(2.2 pages)
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Presidential Immunity: Cases In The Supreme Court - The Supreme Court has had to rule on issues regarding Presidential immunity in a few cases. Three specifically have helped to set the precedent for how the court would interpret another case brought before the court. In Mississippi v. Johnson the ruling decided whether a president can have an injunction placed on him/her based on the carrying out of their executive duties. Next, in the case of Nixon v. Fitzgerald the court ruled on whether a president can be personally sued for decisions they made while in office that violated established law....   [tags: US History Justice court ] 1138 words
(3.3 pages)
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DESCRIBE THE ROLE AND FUNCTION OF DIFFERENT CELL TYPES OF INNATE IMMUNITY - ... Neutrophils are also granulocytes that are mainly found in the bloodstream and makeup seventy percent of the circulating leukocyte population. They respond quickly to inflammatory signals from infected tissues that are damaged and are bacterial infected. They go through the endothelium of the blood vessels and enter sites of inflammation through the process of chemotaxis. Factors of this process like the IL-8 and C5a take neutrophils from the blood and enter the area of inflammation. This cell recruits several effector mechanisms that fight against infection....   [tags: Scientific Research ]
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1219 words
(3.5 pages)
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Immunity to Nihilism in Turgenev's "fathers and Sons" - Immunity to Nihilism in Turgenev's Fathers and Sons Whenever reform or revolution is possible, it is because a new, progressive ideal has been quickly and widely perpetuated among the people of a particular nation. It is often a country's youth population that most readily accepts such new ideals, since they, being in the process of education and the development of their personal beliefs, tend to be malleable to new ideas and standards, and ready for change and development. The older generation is thus an opponent to change, or at least, not passionately motivated towards any revolution, being older and accustomed to certain ways of life....   [tags: European Literature] 653 words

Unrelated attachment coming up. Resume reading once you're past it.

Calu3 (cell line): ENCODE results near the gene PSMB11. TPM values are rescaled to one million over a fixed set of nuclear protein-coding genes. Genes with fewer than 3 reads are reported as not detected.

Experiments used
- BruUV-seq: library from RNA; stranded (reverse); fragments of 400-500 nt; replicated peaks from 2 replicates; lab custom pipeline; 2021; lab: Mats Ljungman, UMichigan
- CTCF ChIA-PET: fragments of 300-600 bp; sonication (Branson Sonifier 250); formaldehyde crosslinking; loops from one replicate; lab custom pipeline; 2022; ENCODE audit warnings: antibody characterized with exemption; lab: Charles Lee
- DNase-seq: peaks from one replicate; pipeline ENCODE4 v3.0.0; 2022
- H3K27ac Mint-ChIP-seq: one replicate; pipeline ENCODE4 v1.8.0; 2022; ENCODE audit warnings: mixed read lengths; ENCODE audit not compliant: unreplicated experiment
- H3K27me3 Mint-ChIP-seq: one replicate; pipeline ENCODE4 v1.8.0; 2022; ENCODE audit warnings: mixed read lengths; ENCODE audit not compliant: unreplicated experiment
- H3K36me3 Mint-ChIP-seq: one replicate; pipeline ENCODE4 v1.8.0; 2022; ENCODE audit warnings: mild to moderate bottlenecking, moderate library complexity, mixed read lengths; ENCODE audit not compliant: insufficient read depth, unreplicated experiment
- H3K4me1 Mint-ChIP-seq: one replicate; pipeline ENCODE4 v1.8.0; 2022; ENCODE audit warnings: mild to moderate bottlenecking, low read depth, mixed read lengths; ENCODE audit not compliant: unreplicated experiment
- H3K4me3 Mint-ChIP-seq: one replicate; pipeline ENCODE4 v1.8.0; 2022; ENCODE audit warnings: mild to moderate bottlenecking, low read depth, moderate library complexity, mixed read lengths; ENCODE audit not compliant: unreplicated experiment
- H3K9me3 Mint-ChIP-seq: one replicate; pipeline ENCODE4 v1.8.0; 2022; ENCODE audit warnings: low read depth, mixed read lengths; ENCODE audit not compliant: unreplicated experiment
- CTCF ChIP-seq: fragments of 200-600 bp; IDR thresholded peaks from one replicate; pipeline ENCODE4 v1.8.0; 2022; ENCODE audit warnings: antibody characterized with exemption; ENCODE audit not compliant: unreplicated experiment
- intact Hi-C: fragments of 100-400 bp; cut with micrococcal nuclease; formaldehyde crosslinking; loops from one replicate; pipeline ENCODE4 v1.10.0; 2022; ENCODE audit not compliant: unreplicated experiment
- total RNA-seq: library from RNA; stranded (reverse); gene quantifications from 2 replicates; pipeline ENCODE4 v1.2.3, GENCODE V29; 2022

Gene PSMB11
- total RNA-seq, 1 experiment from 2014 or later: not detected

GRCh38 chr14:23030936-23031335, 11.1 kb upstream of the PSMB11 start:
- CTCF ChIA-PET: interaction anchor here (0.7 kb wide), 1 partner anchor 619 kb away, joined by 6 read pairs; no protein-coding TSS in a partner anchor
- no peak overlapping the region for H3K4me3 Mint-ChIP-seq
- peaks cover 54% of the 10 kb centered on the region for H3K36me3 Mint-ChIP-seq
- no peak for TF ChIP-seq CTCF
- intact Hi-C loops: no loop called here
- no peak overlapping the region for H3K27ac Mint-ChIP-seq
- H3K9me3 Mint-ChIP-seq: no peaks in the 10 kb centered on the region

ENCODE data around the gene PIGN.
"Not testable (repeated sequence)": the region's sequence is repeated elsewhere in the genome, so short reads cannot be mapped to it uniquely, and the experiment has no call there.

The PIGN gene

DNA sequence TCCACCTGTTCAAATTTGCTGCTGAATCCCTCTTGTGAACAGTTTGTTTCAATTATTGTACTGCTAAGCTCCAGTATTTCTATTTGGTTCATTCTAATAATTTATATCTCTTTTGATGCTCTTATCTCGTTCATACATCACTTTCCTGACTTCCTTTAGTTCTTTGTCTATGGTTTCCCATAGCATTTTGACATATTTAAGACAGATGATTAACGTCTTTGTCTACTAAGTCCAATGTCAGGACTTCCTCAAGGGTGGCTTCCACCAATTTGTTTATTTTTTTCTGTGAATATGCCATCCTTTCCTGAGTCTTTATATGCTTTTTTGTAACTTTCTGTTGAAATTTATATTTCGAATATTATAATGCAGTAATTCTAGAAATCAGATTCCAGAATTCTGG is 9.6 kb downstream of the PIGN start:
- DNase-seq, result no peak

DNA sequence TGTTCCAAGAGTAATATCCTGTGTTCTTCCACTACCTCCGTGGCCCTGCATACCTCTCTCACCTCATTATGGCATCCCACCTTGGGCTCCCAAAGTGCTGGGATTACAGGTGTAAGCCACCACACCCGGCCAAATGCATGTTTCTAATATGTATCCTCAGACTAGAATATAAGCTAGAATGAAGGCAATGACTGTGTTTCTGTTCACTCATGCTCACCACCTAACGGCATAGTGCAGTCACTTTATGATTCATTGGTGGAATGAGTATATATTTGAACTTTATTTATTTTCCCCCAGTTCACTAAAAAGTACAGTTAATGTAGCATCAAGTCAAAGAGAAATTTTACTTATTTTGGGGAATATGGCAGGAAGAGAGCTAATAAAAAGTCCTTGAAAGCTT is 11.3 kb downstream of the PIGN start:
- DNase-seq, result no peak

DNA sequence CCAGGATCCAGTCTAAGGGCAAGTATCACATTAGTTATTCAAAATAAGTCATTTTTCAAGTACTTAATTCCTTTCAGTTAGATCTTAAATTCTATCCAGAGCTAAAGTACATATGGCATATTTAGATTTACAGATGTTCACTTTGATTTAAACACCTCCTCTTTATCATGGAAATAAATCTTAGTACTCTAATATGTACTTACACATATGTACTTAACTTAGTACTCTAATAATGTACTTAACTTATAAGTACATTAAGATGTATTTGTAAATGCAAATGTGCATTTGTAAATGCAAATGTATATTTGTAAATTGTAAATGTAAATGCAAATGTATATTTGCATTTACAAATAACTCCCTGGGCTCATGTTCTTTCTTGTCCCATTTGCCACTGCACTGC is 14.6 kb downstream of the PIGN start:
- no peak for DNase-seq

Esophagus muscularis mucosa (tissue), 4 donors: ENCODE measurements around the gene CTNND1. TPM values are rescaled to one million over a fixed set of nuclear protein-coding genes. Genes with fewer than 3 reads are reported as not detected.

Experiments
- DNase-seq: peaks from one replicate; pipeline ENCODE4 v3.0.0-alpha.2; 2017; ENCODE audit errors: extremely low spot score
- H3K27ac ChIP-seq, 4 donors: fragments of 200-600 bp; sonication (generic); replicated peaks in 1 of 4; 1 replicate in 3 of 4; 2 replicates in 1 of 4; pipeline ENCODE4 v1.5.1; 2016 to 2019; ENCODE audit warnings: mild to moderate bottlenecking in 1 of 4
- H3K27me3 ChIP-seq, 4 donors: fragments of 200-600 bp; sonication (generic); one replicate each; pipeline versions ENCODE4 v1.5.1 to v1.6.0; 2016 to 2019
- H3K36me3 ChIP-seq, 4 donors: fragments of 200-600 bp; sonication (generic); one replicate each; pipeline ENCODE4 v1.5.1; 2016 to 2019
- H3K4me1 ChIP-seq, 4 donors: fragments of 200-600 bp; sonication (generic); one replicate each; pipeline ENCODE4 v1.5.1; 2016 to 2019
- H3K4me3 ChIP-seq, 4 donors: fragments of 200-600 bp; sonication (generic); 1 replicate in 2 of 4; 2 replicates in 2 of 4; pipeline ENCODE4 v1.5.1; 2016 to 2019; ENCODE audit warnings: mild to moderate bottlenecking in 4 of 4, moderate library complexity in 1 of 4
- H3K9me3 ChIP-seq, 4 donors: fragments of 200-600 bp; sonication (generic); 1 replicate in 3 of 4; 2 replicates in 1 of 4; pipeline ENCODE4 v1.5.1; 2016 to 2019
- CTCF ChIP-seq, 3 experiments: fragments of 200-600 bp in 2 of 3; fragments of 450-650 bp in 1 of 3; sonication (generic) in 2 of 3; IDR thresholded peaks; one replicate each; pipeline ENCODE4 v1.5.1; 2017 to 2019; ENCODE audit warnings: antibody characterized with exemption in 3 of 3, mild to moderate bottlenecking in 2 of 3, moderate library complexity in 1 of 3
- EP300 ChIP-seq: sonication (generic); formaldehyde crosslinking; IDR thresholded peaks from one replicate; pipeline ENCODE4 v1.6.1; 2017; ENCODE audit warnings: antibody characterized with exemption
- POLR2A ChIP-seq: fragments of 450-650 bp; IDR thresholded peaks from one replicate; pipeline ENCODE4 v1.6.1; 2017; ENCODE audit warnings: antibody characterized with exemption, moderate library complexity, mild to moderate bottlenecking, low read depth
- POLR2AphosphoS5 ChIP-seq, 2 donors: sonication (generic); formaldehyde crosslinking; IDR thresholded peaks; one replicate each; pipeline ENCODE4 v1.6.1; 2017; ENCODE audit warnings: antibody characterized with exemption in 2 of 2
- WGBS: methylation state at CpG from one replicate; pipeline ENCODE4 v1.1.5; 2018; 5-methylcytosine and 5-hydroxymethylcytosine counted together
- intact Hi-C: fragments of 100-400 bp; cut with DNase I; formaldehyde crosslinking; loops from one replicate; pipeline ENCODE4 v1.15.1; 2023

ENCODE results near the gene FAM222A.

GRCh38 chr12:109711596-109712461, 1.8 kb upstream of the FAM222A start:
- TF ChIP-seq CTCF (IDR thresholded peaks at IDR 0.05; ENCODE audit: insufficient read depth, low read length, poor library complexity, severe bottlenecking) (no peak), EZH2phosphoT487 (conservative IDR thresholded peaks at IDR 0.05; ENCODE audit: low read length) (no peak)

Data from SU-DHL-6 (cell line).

(1.9 pages)
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Battle Of Impunity - Battle of Impunity Insults often serve as a catalyst for revenge. Yet, revenge never comes without consequences. These consequences can stay in a person’s subconscious for the remainder of their life. Through the clever short story “The Cask of Amontillado” by Edgar Allan Poe, Montresor suffers from being insulted, seeking revenge and living with guilt. Montresor is unsuccessful in punishing Fortunato with impunity. The obsession to confess is a killer. Montresor starts the evil revenge plot with a smile on his face....   [tags: essays research papers] 593 words
(1.7 pages)
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5 Court Cases - I. Name and Citation STATE OF FLORIDA, versus SEMINOLE TRIBE OF FLORIDA II. Key Facts In this complaint, the the Tribe was operating "electronic or electromechanical facsimiles of games of chance" and that such operations constituted class III gaming as defined by IGRA. These games were operated despite the absence of a compact between the Tribe and the State regarding the regulation of class III gaming. The State also alleged that the Tribe planned to construct a new facility on its lands in order to conduct additional class III gaming....   [tags: essays research papers] 1814 words